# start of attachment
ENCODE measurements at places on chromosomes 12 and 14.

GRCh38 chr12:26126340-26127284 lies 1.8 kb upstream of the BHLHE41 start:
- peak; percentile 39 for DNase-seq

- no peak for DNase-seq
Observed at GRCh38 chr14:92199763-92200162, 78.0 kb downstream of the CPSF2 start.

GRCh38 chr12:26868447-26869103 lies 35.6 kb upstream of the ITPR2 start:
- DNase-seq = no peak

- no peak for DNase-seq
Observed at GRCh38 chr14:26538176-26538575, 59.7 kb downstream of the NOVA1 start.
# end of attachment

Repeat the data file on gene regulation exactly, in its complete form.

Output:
ENCODE measurements at places on chromosomes 12 and 14.

GRCh38 chr12:26126340-26127284 lies 1.8 kb upstream of the BHLHE41 start:
- peak; percentile 39 for DNase-seq

- no peak for DNase-seq
Observed at GRCh38 chr14:92199763-92200162, 78.0 kb downstream of the CPSF2 start.

GRCh38 chr12:26868447-26869103 lies 35.6 kb upstream of the ITPR2 start:
- DNase-seq = no peak

- no peak for DNase-seq
Observed at GRCh38 chr14:26538176-26538575, 59.7 kb downstream of the NOVA1 start.